Oh, and I also made the creature nest, a separate executable which showed the creatures flying away from and returning to earth, seen in the video on the monitor. It communicates with the main game via a server using the Yahoo Games Network (formerly PlayerIO). I tried to make it work with standard Unity peer-to-peer networking, but the University network didn’t like direct connections at all.

Finally, all this generativeness combined resulted in:


Magical creatures have escaped into the heavens,
and the player must sift through layers of clouds
to bring them back to the earth.

Using a set of five crystal touch/distance-sensing controllers,
the player wanders through a generative audio/visual cloud world
to catch these lost mythical beings and return them to their home.

CloudKeeper (Critical Hit 2015)


  • Titouan Millet – Programming and generative visuals
  • Kailin Zhu – Craft and illustration
  • Tobias Wehrum – Programming, electronics, and generative creature engine/animation
  • Peter van Haaften – Generative music and sound engine

The video footage was recorded by Mattias Graham and Tobias Wehrum.

This project was made possible through the Technoculture, Art and Games Research Center’s Critical Hit: Games Collaboratory and the support of Concordia University and Dawson College and financial contribution of the Ministère de l’Enseignement supérieur, de la Recherche, de la Science et de la Technologie.

Critical Hit 2015: Fruit Fever (Week 2)

Last week we finished the third week of Critical Hit 2015 in Montreal, an incubator for experimental wearable games! We continued our game from the week before about eating foodstuff to balance your health values:

The player is ill – their heart rate, body temperature and digestion are either two high or too low – and so the player tries to get healthy by eating foodstuffs. Each foodstuff raises or lowers one or two of the aforementioned properties. (To keep it replayable, those effects are randomly decided at the start of each round.) It’s a logic puzzle: The player has to find out what each foodstuff does by eating them, then look at the current status on their apron, and in the end figure out which foodstuffs to eat to get healthy.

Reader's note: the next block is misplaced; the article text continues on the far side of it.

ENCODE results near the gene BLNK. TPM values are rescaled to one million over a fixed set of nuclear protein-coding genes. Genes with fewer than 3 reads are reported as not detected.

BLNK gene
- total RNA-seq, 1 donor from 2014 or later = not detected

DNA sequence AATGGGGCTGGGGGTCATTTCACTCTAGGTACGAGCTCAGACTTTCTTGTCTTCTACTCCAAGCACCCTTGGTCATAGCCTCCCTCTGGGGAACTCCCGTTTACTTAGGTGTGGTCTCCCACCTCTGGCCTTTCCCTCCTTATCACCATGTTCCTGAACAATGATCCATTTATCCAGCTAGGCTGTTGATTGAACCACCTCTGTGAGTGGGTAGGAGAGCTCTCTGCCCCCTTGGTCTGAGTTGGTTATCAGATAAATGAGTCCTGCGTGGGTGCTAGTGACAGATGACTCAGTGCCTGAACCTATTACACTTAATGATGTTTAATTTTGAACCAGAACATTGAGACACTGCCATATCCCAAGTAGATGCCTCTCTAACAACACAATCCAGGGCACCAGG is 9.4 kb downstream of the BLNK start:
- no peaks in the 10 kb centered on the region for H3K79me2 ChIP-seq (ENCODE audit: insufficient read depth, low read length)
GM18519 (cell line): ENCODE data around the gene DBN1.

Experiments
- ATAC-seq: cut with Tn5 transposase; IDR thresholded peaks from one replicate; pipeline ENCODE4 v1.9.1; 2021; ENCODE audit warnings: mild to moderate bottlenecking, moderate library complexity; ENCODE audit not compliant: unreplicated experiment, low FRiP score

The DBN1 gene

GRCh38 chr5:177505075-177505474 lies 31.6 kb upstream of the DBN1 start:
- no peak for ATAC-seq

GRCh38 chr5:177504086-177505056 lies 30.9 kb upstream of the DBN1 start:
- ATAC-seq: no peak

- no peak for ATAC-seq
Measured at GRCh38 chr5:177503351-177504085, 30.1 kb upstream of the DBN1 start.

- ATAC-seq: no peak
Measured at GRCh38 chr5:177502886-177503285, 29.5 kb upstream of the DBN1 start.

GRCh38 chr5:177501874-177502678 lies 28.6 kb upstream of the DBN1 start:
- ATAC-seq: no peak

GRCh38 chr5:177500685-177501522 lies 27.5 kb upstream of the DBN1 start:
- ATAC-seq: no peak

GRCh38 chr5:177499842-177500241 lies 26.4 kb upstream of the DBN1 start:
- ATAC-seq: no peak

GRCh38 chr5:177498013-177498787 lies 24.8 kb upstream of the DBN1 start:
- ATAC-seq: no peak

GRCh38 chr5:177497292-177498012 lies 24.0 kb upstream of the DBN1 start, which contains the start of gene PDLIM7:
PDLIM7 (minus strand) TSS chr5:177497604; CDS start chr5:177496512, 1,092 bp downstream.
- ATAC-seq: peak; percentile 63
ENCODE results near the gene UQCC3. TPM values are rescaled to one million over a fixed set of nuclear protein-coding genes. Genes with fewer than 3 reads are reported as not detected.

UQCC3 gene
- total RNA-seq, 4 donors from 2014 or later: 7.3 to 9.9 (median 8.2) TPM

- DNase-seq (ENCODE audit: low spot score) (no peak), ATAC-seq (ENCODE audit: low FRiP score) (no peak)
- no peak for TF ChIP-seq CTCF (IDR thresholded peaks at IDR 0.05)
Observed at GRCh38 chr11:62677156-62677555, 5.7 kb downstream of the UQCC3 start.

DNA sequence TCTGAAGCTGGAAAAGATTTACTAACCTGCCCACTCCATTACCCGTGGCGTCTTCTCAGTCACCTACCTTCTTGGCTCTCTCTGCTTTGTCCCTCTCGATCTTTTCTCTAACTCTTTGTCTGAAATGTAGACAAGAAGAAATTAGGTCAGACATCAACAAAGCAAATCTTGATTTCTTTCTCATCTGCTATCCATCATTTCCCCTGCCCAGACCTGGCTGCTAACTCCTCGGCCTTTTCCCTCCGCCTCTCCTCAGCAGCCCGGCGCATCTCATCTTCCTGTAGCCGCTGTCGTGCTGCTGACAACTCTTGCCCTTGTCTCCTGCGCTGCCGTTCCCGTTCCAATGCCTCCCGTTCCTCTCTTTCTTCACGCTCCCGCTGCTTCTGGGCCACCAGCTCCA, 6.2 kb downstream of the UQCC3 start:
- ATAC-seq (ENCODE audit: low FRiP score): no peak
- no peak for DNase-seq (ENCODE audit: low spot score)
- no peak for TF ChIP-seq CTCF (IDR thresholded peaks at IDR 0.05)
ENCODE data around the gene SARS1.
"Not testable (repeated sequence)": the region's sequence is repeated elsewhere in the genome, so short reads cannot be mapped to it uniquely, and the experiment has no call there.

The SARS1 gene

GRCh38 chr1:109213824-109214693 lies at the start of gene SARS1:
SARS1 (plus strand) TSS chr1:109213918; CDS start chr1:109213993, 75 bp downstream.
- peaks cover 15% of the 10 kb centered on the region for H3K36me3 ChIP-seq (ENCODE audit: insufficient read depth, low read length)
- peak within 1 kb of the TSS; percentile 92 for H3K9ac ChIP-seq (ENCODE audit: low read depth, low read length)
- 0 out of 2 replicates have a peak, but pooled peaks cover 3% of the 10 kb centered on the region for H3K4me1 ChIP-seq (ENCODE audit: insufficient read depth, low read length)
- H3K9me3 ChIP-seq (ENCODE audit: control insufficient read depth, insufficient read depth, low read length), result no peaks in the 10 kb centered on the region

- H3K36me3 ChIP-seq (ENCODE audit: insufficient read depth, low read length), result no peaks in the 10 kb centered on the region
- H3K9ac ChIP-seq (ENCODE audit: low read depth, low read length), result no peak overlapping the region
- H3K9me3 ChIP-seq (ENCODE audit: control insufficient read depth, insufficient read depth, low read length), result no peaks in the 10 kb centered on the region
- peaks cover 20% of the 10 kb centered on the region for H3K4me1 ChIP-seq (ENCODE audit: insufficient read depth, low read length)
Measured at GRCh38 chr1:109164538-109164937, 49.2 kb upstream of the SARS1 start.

The core concept didn’t change much except going from multi- to singleplayer – this week was mostly about finishing the hardware (last week we only had a digital prototype to test with) and figuring out how to teach the game to new players.

We came up with two ways:

  1. Starting simple, upping the difficulty: First there is only “temperature slider and 2 foodstuffs”, then there is “temperature + heart and 3 foodstuffs” and finally we get to “temperature + heart + stomach and all 4 foodstuffs”.
  2. Using a screen which displays hints for the effect of all 4 foodstuffs in the beginning (“Kiwi: -1 temperature”, etc.) and then reducing the amount of hints by one every round.

In the end, we couldn’t decide which one we prefer and implemented both: One version self-sufficent with just the apron/fork/Arduino, and one version with an additional screen.

And now, without further ado…


Malnutrition is making you sick.
Luckily, you have found some healthy-looking
food, but you don’t know what it does yet.

Pick up your fork and watch as what you eat changes
your body and figure out the right combination.

Munch your way to health in FruitFever!

Source code available at GitHub.

Made possible by Critical Hit 2015.

Fruit Fever (Critical Hit 2015)



This project was made possible through the Technoculture, Art and Games Research Center’s Critical Hit: Games Collaboratory and the support of Concordia University and Dawson College and financial contribution of the Ministère de l’Enseignement supérieur, de la Recherche, de la Science et de la Technologie.